60. Mr Bahram Bekhradnia said that HEFCE had funding mechanisms which recognised activities for which high quality, innovative teaching would be important, but he did not believe it was up to HEFCE to get involved in how institutions managed those funds and the incentives for their staff.[124] The Sub-committee put the view to Baroness Blackstone that a joint assessment of teaching and research would help balance institutions' priorities for teaching and research. The Minister said that she would not rule out a joint assessment exercise of both teaching and research, but she felt it was a matter for the sector itself to consider whether it would be less bureaucratic. She acknowledged there were complaints about the impact of both the RAE and the TQA on teaching quality. She cautioned that the practicalities of joint assessment would have to be carefully considered to ensure institutions were not turned "upside down whilst you were crawling over every aspect of the work".[125]

61. We are concerned that the overall quality of teaching should not suffer as the result of emphasis placed upon success in the Research Assessment Exercise. We recommend that the DfEE should seek wide representations from higher education staff on the impact of the 2001 RAE on their work-load and responsibilities. In the light of this, HEFCE should consider the possibilities of a joint teaching and research quality assessment to reduce the bureaucratic demands made on institutions and to give a more balanced view of overall performance.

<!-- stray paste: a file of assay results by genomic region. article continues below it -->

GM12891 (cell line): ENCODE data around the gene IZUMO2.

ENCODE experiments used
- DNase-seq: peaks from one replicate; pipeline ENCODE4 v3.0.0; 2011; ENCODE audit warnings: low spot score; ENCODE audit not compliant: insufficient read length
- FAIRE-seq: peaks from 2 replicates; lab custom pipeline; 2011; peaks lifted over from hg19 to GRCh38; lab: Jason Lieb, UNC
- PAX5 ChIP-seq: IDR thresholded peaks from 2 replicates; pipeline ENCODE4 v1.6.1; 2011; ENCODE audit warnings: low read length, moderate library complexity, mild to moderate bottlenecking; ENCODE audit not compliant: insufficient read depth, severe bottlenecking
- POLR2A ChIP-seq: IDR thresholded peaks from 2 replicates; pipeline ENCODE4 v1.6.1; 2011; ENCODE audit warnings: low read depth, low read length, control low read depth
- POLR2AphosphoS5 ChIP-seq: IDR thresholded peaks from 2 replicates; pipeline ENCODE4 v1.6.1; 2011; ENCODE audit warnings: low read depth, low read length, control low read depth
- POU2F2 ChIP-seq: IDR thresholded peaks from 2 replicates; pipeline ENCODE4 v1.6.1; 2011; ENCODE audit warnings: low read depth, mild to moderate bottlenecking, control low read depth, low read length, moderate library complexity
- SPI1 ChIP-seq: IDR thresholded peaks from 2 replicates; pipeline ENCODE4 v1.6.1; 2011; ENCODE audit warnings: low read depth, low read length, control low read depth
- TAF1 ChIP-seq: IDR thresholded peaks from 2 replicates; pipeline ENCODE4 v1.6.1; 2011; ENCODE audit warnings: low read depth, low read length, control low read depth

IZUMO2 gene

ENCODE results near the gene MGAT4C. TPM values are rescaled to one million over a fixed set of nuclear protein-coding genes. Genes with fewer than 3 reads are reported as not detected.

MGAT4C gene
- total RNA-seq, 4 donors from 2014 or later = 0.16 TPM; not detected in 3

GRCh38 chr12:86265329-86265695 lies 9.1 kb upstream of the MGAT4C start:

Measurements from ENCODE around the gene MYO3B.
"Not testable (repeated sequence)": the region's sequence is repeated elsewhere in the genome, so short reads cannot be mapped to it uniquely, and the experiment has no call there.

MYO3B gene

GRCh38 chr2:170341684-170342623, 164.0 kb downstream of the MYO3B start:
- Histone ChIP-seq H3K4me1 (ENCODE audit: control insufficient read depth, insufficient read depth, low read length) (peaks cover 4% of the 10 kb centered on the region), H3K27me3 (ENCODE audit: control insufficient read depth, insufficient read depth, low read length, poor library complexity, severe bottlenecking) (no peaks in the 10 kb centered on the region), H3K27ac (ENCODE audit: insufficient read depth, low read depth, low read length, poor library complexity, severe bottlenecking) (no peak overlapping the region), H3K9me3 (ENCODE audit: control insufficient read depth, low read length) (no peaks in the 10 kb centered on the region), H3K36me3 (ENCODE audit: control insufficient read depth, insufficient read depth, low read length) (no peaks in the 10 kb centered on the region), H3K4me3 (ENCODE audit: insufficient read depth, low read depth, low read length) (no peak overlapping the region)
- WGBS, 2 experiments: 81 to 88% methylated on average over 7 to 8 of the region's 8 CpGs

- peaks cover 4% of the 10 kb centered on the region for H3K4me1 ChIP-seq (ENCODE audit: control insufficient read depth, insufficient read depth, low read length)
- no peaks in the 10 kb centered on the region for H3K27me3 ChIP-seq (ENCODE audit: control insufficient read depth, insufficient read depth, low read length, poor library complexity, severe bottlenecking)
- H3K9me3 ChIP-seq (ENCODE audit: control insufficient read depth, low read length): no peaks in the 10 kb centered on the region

62. We recommend that HEFCE and individual institutions should look carefully at earmarking funds for outreach activities and pastoral care, and ensure that excellence shown in these areas, especially by younger academics, should enhance rather than jeopardise career advancement and promotion.


  63. The Bett Report noted that the higher education sector was experiencing recruitment and retention difficulties for certain types of staff and in particular locations. Although these difficulties were not widespread, there was concern about the quality of the field for many jobs. The report highlighted worries about the prospect of significant recruitment and retention problems in the not too distant future.[126]

64. Sir Michael Bett expressed concern that changes in the financial support for students might have a negative effect on the recruitment of young academics. He argued that the level of the PhD stipend and the comparatively low salary for junior academics would be a disincentive to highly qualified graduates who had significant levels of debt to repay from their student loan. The chart below shows the relative decline of academic salaries compared to other occupational groups. The Sub-committee heard from Professor John Beath, Chairman of the Conference of Heads of University Departments of Economics, that in economics it was already proving to be extremely difficult to recruit UK students into PhDs in his discipline.[127] This point was echoed by Sir Howard Newby.[128] We recommend that the DfEE should urgently commission research on the impact of student debt on graduates' decisions on the feasibility of post-graduate study and academic careers.

65. As a result of the post-Robbins expansion of higher education, the demographic profile of the academic population indicates that a substantial proportion of professors and lecturers will come up to retirement in the next few years. Sir Michael Bett argued that the situation would become a "crisis" unless action was taken to recruit a large number of young academics to replace the "exodus" of senior academics from the higher education system.[129] Professor Beath described the problem as "a large group of people who are currently serious academics and in 2005 they will simply disappear from the system".[130]